Inc. Gertz v. Robert Welch
Gertz Not A Public Figure
Last, the Court addressed the respondent's argument that Gertz was in fact either a public figure or a public official. In the Court's view, he was neither. Unless all lawyers were regarded as "public officials," Gertz clearly did not belong in that category. As to the "public figure" designation, the Court identified two types: all-purpose and limited-purpose. The all-purpose public figure was famous (or notorious) in all contexts. The limited-purpose public figure was well-known, either voluntarily or not, in the context of one particular public controversy. Despite the fact that Gertz was active in professional organizations and civic groups, he was not well-known enough to qualify as a public figure.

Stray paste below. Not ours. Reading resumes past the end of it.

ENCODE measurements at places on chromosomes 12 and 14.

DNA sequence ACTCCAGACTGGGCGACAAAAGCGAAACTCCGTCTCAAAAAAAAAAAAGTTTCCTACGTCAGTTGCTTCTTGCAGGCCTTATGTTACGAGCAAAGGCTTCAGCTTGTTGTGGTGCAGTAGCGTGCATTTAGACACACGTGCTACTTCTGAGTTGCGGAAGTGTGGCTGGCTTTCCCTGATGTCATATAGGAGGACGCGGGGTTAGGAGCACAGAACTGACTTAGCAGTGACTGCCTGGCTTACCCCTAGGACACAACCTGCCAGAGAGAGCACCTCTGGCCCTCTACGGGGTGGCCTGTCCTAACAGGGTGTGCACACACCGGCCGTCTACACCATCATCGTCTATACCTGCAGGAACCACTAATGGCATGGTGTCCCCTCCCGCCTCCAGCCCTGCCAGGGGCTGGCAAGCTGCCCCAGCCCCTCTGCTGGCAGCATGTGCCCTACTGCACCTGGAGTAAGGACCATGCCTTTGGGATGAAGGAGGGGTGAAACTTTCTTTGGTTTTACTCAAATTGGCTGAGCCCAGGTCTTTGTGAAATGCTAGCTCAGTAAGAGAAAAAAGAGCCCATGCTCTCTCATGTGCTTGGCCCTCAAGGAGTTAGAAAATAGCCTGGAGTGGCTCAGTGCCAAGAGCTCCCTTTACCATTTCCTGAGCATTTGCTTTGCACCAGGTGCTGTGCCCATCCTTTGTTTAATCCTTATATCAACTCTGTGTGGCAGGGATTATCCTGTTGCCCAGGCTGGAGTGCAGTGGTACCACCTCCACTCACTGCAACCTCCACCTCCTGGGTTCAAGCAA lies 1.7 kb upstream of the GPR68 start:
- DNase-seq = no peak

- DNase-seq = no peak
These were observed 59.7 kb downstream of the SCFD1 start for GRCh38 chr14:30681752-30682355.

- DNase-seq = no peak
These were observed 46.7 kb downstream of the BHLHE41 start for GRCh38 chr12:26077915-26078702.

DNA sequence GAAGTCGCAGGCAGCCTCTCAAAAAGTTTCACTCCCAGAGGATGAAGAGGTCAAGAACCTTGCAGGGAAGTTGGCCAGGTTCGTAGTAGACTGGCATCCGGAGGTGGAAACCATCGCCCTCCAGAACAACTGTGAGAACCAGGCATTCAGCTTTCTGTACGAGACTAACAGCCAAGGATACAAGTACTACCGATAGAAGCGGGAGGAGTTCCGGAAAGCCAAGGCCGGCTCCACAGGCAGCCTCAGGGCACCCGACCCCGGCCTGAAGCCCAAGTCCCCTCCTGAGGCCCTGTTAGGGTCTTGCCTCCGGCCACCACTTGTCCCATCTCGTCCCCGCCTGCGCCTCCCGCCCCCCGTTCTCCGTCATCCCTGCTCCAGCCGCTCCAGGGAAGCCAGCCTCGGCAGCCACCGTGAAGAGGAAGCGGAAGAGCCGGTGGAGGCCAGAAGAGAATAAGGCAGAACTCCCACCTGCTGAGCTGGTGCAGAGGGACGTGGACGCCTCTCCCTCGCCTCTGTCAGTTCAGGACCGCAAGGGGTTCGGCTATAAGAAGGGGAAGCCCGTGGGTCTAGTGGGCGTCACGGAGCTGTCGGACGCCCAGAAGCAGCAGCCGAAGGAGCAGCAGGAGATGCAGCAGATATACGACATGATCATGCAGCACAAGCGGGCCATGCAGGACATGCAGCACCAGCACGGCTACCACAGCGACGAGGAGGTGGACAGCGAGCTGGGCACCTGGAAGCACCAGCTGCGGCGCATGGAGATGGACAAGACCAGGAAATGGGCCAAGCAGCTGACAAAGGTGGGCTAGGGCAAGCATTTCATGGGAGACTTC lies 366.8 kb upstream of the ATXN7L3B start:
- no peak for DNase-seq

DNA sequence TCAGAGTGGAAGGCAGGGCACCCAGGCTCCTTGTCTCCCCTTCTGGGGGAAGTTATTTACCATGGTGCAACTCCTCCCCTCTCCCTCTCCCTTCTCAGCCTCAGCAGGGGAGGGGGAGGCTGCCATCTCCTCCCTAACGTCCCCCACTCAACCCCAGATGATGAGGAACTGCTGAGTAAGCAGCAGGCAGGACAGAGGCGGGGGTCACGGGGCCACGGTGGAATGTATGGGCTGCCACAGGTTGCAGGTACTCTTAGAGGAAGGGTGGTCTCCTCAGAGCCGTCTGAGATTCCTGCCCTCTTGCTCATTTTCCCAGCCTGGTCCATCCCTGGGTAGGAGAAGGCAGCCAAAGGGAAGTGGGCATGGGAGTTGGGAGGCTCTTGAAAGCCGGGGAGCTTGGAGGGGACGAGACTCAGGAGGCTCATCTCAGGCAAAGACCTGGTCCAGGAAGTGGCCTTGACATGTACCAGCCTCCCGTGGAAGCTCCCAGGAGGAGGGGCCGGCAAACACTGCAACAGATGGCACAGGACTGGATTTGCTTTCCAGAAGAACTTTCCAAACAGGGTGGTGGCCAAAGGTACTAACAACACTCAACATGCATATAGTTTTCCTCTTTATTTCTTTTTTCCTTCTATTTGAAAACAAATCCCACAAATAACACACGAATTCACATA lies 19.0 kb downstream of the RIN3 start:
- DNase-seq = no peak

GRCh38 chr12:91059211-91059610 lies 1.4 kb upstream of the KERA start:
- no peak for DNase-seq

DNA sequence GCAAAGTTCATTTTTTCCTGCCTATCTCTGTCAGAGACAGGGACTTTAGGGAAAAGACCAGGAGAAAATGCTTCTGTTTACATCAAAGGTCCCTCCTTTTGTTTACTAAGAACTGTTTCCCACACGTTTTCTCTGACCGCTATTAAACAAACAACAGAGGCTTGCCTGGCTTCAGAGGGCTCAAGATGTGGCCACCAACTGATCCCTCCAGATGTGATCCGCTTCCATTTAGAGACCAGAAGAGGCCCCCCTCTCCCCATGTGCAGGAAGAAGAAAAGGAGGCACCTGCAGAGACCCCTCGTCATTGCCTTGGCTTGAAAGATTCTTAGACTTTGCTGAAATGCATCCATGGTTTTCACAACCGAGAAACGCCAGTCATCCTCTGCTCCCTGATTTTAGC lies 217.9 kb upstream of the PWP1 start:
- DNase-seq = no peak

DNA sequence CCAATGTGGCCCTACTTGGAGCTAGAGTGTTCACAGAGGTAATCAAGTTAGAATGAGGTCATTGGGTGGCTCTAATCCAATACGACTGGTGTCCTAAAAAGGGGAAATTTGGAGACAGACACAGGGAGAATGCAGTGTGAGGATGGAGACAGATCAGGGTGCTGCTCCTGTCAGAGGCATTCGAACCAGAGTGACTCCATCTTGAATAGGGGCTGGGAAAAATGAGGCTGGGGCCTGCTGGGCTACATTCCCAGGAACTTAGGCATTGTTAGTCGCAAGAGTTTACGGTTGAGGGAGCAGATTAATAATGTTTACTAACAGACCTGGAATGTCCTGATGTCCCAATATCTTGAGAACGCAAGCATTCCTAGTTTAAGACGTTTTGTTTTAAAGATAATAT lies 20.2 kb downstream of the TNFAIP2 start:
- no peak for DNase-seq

The Court therefore reversed the lower court's ruling. The New York Times standard did not apply in this case. The original jury award of $50,000 had to be reconsidered, though, because the jury had imposed strict liability.
- Inc. Gertz v. Robert Welch - Definition Of A Public Figure
- Inc. Gertz v. Robert Welch - A Balance
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